Through the dozens of plans and policies created by state and federal governments since 1992, the OHD report finds that the same issues were identified as priorities over and over. It is difficult to assess the outcomes because very little data exists – as the report points out, a lack of accountability and outcomes data was a problem a hundred years ago and one that still persists. What data and reviews are actually available shows that policy implementation had largely failed.
Moreover, while the Federal Budget has increased funding for mental health in recent years, the rate of overall increase to the annual health budget means mental health’s share is declining.
On a state level, despite commitments from every state government towards deinstitutionalisation – that is, keeping people out of hospital and in the community as much as possible – there are still hundreds of people across the country, in all jurisdictions except Victoria, living in institutional settings, places that would have previously carried the label ‘asylum’. Many of those are there involuntarily and have been there for decades. Mendoza calls this ‘a national disgrace and a violation of human rights’.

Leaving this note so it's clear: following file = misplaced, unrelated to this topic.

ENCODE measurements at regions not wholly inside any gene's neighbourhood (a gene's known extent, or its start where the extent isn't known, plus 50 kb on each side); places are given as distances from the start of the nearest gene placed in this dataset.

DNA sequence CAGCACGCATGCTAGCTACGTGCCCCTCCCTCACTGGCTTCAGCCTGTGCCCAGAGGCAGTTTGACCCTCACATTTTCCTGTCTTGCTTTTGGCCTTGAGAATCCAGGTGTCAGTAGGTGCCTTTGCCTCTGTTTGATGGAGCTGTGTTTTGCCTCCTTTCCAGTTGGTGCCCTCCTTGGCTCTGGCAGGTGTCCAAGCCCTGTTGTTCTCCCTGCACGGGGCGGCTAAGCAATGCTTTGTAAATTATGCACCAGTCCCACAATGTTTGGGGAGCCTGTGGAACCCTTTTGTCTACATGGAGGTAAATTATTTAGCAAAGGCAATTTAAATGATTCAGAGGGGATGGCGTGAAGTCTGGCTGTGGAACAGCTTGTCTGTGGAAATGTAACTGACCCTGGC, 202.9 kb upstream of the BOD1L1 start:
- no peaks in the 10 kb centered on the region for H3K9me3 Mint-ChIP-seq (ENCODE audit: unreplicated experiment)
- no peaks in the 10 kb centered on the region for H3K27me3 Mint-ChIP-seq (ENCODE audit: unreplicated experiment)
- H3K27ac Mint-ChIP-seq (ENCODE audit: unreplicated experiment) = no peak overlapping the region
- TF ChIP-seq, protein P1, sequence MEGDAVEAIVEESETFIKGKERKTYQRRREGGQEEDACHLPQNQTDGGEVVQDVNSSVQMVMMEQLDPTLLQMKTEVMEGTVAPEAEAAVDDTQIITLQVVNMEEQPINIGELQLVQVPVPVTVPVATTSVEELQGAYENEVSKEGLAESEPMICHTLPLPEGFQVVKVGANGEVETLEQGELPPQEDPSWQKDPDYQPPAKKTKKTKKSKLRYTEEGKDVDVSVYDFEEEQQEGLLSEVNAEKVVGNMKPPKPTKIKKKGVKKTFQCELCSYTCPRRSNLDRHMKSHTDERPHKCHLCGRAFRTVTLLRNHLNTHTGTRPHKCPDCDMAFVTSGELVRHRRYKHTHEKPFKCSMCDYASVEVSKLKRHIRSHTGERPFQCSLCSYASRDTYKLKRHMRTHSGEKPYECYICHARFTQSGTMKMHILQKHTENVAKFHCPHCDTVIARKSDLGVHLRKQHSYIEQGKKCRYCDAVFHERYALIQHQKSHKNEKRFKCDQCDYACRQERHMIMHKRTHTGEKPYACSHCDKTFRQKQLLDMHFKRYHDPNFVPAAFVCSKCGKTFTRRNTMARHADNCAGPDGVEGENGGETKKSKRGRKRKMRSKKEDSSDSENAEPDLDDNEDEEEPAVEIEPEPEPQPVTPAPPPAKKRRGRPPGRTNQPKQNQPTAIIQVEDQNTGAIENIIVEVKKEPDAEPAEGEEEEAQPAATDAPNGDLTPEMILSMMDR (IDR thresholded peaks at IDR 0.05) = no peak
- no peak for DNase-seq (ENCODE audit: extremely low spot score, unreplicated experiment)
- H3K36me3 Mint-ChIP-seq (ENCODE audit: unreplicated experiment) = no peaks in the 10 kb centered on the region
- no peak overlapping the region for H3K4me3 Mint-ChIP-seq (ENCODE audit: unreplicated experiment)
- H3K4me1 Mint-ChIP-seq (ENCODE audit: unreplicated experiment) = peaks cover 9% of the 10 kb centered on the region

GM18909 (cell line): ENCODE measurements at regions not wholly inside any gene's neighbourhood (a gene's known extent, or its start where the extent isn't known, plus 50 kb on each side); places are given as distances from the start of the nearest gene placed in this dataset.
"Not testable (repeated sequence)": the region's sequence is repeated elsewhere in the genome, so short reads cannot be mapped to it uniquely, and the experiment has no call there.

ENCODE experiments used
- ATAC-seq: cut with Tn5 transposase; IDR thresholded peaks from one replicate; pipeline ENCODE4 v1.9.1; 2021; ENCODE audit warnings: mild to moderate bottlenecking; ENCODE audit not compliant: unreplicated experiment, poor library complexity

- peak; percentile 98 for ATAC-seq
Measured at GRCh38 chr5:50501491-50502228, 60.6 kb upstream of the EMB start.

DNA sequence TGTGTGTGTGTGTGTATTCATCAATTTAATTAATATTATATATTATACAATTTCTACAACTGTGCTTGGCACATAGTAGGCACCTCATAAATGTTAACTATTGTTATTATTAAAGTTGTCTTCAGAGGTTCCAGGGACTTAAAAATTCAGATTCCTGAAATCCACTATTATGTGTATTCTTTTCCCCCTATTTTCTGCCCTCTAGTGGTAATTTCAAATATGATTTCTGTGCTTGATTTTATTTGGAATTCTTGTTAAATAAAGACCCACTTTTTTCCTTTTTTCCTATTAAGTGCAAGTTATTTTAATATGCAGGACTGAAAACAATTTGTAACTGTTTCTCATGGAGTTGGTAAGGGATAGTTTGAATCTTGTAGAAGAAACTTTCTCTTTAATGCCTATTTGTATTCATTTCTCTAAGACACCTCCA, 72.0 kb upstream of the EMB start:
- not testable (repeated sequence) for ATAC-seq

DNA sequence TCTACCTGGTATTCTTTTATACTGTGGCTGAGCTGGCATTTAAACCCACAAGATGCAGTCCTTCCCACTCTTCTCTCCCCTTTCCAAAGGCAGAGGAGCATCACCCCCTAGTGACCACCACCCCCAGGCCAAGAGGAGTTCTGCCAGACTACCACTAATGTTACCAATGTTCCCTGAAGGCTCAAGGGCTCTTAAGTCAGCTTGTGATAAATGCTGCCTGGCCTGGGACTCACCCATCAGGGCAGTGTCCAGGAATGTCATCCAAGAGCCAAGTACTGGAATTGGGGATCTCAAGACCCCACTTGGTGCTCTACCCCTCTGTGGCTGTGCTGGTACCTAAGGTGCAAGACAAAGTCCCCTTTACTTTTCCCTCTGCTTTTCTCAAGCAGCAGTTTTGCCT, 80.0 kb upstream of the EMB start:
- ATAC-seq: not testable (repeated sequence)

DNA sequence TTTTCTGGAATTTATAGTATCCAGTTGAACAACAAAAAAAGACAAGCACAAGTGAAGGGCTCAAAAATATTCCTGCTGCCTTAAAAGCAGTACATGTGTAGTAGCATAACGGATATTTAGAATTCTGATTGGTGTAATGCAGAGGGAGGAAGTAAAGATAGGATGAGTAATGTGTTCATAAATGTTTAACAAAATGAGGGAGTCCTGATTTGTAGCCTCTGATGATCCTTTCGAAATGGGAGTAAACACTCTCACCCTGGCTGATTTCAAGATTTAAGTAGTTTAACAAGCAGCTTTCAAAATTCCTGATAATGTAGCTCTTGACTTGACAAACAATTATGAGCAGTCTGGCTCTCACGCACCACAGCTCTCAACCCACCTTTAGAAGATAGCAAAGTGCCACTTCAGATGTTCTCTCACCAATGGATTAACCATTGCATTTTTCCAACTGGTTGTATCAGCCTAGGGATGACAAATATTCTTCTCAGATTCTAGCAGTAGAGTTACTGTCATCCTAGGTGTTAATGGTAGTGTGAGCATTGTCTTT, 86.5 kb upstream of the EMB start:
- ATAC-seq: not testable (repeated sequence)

It’s also expensive. The OHD report puts the cost to taxpayers on average at $10 million each week.
Some state budgets allocate half their mental health funding to acute hospital care. But there are other more cost-effective, sub-acute interventions which could prevent the need for hospitalisation in the first place. The strategy also ignores the nature of mental health. Unlike many other conditions, as John Feneley, the Mental Health Commissioner of NSW, points out in the report, ‘effective mental health care is not about administering treatment and hoping for a response; it needs to recognise the entire context of people’s lives.’